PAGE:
Is it permissible to continue reviewing The Bachelorette? Is that all right with everyone? Is it an irresponsible use of my time as a journalist, a job which can be defined as someone who chronicles the things that happen around us, in an age when the main thing that's happening around us is dread?
We need information. We need to know the score. I read updates all day, every day, here and overseas, and none of it's good, none of it's reassuring, none of it's anywhere in the vicinity of being able to think oh well things don't sound too bad. All of it's bad.
I came up with a new game to play with my daughter on Sunday. We stood on either length of the swimming pool and threw a ball to each other. You had to catch it with one hand; fumbling it meant a point to the opponent, and so did throwing it short of the person, and into the pool. First to five. Minka introduced a bizarre aspect to proceedings by setting a new rule where we had to solve maths equations out loud while catching the ball. She called it The Wrath of Math. Such is life with a genius.
There were some spectacular catches – I'm really gifted at catching – and you could have cut the tension with a knife. All of it felt like a vast, silly joy and at no time did we think or worry about what's happening around us.
The Bachelorette fulfills that role for the entire watching nation. It's light relief, as dumb and fun as throwing a ball across a pool. It's a sport, of sorts; a gormless Kiwi bachelor has to catch the affections of an eligible woman. If they fumble it, they're out. Only five men remain.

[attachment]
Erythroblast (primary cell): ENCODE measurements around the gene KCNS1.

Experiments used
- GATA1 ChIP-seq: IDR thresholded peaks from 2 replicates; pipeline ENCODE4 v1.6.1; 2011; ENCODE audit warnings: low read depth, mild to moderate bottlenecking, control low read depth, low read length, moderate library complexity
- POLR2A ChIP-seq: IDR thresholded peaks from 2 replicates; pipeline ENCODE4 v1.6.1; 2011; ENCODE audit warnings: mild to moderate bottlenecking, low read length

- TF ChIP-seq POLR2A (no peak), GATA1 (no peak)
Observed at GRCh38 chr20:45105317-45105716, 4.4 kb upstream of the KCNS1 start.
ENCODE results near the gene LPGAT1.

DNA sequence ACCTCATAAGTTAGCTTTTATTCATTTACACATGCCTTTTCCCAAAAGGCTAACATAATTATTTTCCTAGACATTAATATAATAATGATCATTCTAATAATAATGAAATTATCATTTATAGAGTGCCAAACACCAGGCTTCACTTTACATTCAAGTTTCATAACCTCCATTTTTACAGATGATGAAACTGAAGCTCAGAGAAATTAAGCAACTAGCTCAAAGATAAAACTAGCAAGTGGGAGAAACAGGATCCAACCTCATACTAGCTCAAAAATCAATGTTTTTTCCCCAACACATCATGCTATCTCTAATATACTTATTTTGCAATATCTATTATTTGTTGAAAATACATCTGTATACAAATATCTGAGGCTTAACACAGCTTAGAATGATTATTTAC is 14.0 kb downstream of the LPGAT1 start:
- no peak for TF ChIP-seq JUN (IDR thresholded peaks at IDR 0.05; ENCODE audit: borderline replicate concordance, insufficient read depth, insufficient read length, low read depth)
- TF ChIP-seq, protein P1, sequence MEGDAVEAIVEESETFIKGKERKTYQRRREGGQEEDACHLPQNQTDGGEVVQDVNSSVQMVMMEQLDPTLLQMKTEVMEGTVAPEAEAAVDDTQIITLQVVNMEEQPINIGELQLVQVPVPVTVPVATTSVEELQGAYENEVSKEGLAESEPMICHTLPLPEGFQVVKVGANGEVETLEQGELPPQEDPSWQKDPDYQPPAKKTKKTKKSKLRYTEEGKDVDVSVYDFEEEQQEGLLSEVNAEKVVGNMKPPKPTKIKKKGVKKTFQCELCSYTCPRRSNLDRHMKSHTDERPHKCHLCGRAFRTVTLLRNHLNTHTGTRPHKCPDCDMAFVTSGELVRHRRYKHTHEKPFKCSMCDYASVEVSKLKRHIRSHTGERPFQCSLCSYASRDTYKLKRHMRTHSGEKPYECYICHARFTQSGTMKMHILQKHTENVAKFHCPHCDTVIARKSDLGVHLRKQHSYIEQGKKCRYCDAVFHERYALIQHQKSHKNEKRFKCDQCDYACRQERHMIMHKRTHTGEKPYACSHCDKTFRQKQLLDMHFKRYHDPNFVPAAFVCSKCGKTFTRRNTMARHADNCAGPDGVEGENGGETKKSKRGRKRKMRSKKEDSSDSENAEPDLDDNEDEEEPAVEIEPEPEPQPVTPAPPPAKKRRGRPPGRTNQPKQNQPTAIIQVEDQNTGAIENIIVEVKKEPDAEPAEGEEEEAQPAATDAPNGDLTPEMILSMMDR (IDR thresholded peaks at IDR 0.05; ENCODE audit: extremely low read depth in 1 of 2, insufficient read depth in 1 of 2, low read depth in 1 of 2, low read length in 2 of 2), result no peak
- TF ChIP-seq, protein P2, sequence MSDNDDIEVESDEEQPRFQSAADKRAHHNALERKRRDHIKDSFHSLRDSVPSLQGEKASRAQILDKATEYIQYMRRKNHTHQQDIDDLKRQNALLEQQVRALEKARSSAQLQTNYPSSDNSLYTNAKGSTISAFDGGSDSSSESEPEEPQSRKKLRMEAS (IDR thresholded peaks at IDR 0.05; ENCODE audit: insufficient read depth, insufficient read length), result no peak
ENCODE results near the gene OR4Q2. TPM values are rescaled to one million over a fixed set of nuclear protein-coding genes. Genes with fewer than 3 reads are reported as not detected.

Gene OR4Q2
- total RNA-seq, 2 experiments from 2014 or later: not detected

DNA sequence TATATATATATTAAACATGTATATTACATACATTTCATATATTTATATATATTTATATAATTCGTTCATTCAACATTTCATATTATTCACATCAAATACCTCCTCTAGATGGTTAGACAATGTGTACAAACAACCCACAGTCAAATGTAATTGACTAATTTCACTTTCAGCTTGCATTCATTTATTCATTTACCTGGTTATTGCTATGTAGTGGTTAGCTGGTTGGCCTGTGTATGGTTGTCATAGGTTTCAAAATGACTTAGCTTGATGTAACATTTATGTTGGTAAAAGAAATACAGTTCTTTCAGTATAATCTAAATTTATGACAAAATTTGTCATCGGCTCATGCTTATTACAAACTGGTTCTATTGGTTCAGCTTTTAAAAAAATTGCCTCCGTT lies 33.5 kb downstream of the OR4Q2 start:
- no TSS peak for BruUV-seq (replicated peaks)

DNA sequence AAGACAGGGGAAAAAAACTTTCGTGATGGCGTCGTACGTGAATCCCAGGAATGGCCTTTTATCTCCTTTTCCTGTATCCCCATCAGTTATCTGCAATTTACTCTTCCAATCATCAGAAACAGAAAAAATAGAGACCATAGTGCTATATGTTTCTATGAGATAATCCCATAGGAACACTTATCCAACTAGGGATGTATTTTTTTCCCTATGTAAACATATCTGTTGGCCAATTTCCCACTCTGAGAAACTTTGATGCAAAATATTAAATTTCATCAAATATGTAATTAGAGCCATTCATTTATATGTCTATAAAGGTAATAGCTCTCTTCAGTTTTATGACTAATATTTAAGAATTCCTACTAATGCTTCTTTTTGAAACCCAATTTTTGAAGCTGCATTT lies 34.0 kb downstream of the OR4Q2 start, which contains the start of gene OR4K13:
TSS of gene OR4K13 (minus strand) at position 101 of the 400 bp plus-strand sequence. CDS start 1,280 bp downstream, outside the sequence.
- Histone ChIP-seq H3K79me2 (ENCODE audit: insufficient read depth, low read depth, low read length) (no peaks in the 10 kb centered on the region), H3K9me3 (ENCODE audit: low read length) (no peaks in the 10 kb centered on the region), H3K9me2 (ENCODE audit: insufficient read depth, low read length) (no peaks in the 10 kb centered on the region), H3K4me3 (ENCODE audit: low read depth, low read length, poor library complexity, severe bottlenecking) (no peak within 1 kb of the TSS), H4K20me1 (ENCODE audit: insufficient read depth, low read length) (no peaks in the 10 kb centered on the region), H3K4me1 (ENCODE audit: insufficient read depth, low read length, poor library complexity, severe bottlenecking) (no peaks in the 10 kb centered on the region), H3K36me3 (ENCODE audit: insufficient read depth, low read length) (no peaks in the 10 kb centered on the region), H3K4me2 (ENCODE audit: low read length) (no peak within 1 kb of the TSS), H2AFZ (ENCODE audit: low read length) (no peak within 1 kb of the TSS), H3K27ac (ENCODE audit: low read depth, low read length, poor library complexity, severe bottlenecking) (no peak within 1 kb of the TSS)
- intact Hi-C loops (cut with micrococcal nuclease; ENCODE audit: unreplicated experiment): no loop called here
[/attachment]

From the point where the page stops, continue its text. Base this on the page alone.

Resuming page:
You could cut the tension with a knife, or use the knife to stab yourself in the head to stay awake.
There are strict rules. The women have to meet the bachelors' parents. The bachelors have to tolerate the women seeing other men. God, that must be gutting. In romance, hell is other men.
All of it's marvellously distracting, a wonderful innocence, a harmless pastime that takes your mind off what's happening around us. Good luck to Bachelor Richie in Wanaka. Good luck to Bachelor Quinn in Napier. As for Bachelor Jesse in Tauranga, he doesn't really stand a chance, does he? He's a volatile little guy, always giving someone a bit of grief, and there's something bitter about the way he curls his lip.
They're all chasing Hottie Lily. Hottie Lesina is being pursued by Bachelor Logan in Auckland, and Bachelor Aaron in Tauranga. Good luck to Logan. As for Aaron, whatever.
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Last night's show was a prolonged kind of Meet the Fokkers without the laughs. All the parents seemed very nice. They really cared for their sons, and didn't want to see them get hurt. They put on spreads of food – grapes, cheese, wine – and welcomed Lesina and Lily into their homes. They hugged and kissed them, held them close.
The touching of strangers ... It was the only time I thought about contagion, and what's happening around us. The rest was a pure, mindless joy. I like watching The Bachelorette. I like writing about it, too. I don't know for sure but I think that's an all right use of my time before the crisis worsens.